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NMC begins recruitment of FtP panel members with an eye on diversity

NMC begins recruitment of FtP panel members with an eye on diversity

The Nursing and Midwifery Council (NMC) is recruiting for nurses, nursing associates and midwives to work on its fitness to practise cases (FtP), having opened up applications for over 100 positions.

The Council has said it is especially keen to encourage applicants from Black, Asian and minority ethnic backgrounds, and has partnered with a recruitment agency that specialises in supporting organisations to achieve their equality, diversity and inclusion (EDI) ‘recruitment goals’.

The NMC also wants to hear from nursing associate applicants, as the regulator says it currently does not have any nursing associate panel members.

The 85 panel members and 55 chairs are being recruited to help ‘reach timely, fair and balanced decisions’ in FtP referrals.

Of these, it is planned that 60 will be a registered nurse, nursing associate or midwife, and 80 will be ‘lay’ members who are not on the NMC register.

The NMC told Nursing in Practice that 90 people will replace existing members and chairs who have reached the end of their terms, and a further 50 will be additional hires to help support the delivery of ‘timely FtP outcomes’.

FtP panels consist of three members, including at least one nurse, nursing associate, or midwife, and one lay person, to determine whether a professional is fit to practise and if any restriction on their practice is necessary.

The recruitment call comes after an announcement by the nursing regulator of a plan to make ‘the biggest investment’ in FtP reviews in a decade, committing £30 million over three years.

This followed an NMC Council meeting in March that discussed how the regulator had seen an average of 493 referrals per month since April 2023, compared to 417 in the same period the prior year, with 596 new concerns raised in February 2024. At the end of December 2023, the FtP caseload stood at 5,711.

Reflecting on the need for more diversity in FtP boards, Queen’s Nurse and race equality consultant, Michelle Cox, commented: ‘With disproportionate referral rates of black and other ethnic minority nurses to the NMC, it is only right and proper that the panels reflect this diversity to ensure fairness.

‘The business case for board diversity has been well established for many decades, not only is it best practice it’s essential for good governance and meeting its ambitions to become an inclusive anti-racist organisation.

‘I personally know it will give confidence to many nurses’ unfortunate to have to go through this process as they will hopefully have a chance of being listened to and understood by a board with the requisite skills, knowledge and understanding of institutional racism and how it plays out in the workplace culminating in record number of NMC referrals.

‘This is creating significant backlogs impacting on the nurse’s psychological wellbeing and in some cases their ability to work.’

Asked whether the new recruits would help resolve the NMC backlog, Cathryn Watters, founder and director of the campaign group NMC Watch, which has campaigned to improve the FtP process, said ‘Articles can be found going back as far as 2016 that have looked at the work NMC are doing to “clear the backlog”, investments being made in order to achieve this and yet year on year the backlog continues.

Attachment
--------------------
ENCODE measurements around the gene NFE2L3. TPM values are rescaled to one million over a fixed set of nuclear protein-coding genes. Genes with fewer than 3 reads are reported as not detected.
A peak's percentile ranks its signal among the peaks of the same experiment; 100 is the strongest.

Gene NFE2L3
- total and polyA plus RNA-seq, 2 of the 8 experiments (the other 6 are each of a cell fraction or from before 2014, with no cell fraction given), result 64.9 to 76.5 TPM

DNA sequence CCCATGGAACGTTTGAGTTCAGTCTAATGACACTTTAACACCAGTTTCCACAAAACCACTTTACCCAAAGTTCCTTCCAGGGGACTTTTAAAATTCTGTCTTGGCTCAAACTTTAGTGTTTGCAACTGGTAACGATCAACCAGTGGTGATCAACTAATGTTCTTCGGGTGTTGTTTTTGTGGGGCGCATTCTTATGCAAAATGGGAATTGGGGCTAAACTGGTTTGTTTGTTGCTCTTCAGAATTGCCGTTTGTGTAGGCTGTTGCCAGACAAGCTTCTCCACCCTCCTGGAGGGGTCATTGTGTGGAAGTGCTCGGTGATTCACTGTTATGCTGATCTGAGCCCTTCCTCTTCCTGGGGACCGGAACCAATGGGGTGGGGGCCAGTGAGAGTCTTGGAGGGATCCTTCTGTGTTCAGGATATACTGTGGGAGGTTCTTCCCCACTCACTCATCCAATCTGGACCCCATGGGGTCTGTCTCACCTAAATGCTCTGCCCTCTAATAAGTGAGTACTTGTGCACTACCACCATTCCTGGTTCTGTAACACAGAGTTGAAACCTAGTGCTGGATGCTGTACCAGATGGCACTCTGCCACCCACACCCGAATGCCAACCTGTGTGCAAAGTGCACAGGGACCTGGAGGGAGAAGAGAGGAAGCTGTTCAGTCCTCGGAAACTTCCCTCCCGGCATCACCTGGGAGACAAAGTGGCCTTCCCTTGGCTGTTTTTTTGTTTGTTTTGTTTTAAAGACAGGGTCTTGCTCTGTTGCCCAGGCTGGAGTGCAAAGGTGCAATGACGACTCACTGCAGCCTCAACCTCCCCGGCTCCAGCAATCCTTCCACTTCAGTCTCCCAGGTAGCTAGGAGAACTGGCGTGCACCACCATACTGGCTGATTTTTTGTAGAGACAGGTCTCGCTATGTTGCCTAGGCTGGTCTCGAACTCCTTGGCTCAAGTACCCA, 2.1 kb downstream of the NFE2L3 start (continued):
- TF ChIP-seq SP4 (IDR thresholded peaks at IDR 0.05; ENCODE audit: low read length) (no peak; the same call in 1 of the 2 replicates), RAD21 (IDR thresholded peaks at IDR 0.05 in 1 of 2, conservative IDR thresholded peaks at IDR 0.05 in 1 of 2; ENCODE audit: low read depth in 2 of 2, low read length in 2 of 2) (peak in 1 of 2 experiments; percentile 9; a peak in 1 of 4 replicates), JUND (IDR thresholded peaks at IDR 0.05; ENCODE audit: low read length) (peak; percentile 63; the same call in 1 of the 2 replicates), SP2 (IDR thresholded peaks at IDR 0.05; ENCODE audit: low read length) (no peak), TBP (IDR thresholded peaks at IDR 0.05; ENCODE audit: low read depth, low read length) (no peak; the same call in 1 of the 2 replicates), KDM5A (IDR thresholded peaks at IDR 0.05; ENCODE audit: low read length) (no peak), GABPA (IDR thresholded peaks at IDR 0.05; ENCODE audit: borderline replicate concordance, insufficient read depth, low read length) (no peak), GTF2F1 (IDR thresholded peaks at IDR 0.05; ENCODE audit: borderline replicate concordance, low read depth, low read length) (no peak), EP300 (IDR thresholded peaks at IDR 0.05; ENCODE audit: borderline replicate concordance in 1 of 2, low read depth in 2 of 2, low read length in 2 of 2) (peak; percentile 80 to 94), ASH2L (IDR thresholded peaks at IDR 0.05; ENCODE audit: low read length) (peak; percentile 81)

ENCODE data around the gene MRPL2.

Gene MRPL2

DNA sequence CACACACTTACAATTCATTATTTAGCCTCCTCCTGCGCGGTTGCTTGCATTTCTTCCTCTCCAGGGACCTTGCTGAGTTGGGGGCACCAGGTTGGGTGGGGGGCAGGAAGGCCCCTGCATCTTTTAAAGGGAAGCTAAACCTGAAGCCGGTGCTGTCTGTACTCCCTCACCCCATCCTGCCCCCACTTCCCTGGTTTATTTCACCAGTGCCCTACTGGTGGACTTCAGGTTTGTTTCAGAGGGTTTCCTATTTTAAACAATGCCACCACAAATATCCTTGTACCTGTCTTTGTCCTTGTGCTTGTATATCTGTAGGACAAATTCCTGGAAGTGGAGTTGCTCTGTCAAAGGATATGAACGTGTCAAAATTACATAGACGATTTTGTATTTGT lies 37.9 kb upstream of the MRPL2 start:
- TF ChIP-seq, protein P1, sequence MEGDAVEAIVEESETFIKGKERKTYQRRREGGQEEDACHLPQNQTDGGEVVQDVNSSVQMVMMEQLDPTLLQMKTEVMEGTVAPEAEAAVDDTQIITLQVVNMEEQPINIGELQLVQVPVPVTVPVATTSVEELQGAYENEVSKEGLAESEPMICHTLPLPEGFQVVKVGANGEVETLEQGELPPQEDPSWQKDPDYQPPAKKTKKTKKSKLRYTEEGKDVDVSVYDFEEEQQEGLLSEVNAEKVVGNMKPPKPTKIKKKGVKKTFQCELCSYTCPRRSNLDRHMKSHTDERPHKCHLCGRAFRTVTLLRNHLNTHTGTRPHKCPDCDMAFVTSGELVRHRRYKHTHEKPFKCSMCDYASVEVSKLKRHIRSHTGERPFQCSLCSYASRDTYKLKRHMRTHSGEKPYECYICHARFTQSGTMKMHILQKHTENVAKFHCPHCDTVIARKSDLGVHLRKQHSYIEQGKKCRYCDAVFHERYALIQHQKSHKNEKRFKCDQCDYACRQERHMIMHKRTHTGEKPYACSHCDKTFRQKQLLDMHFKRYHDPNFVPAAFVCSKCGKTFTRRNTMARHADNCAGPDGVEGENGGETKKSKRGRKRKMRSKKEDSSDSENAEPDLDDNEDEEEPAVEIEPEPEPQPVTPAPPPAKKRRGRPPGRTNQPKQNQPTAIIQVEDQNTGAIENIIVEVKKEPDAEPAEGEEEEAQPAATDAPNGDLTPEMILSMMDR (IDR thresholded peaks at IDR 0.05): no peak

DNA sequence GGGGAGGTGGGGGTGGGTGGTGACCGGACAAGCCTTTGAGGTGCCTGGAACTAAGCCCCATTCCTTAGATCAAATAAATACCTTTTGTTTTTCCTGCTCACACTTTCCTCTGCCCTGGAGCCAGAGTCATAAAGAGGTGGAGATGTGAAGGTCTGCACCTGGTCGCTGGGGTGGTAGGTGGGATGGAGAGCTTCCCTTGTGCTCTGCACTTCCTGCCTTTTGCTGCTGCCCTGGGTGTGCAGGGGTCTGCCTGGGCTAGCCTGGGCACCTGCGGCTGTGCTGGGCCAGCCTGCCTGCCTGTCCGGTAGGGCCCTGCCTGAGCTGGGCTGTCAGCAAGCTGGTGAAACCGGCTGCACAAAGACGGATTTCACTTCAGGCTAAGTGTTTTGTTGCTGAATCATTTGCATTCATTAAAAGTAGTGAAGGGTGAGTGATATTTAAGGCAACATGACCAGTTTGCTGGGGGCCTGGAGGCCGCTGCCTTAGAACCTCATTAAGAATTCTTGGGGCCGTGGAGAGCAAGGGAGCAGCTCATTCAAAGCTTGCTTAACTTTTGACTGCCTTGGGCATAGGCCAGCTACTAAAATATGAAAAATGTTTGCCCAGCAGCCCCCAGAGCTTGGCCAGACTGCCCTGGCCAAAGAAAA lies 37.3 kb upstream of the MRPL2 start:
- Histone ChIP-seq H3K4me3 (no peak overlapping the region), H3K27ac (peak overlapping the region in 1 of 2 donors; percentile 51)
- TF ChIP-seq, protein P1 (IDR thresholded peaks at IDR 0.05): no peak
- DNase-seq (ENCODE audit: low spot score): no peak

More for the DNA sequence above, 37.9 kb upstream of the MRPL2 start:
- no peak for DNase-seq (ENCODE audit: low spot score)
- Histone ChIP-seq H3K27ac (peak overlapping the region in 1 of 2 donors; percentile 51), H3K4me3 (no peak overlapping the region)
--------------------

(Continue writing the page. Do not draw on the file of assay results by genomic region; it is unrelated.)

‘We at NMC Watch are not sure that numbers of panels will necessarily solve the problem.

‘Mediation and resolution before hearing should be focused on helping registrants remediate, learn, improve – a hearing should be the last resort.

‘We need confidence that the investigations are being done properly and that by the time a case comes in front of a panel, everything has been scrutinised and proper cogent evidence gathered to deal with the current risk.

‘The whole process needs an overhaul if the improvements are really going to happen and the NMC must take an honest look at itself and do things differently moving forward if case management is to be improved.’

Lesley Maslen, executive director of professional regulation at the NMC, has called the FtP process ‘fundamental’ to ensure people ‘receive safe, kind and effective care.’

She said: ‘Our independent fitness to practise panels are key to this, making fair and timely decisions about an individual’s practice.

‘We’re keen that panel members and chairs embody our values – of fairness, kindness, ambition and collaboration – and are reflective of the diversity of our professions and the people we serve.’

This recruitment drive comes after the Council announced last month that it would be reviewing FtP cases in an effort to tackle differences in the experiences and outcomes of referrals for minority ethnic nurses.

It also follows from a report in The Independent newspaper in September last year that described the NMC of having had a ‘culture of fear’ in which whistleblowers were ignored.

Jane Slatter and Surinder Birdi, current and incoming independent appointments board chairs, said in a statement this week: We are committed to appointing panel members who reflect the diversity of our professions and the communities we serve.

‘Our selection processes are designed to be accessible, fair, transparent, merit-based, and free from bias and unlawful discrimination, ensuring that every voice is heard and valued.’

Applications are open until 17 July; and for more information visit the NMC panel member recruitment hub.


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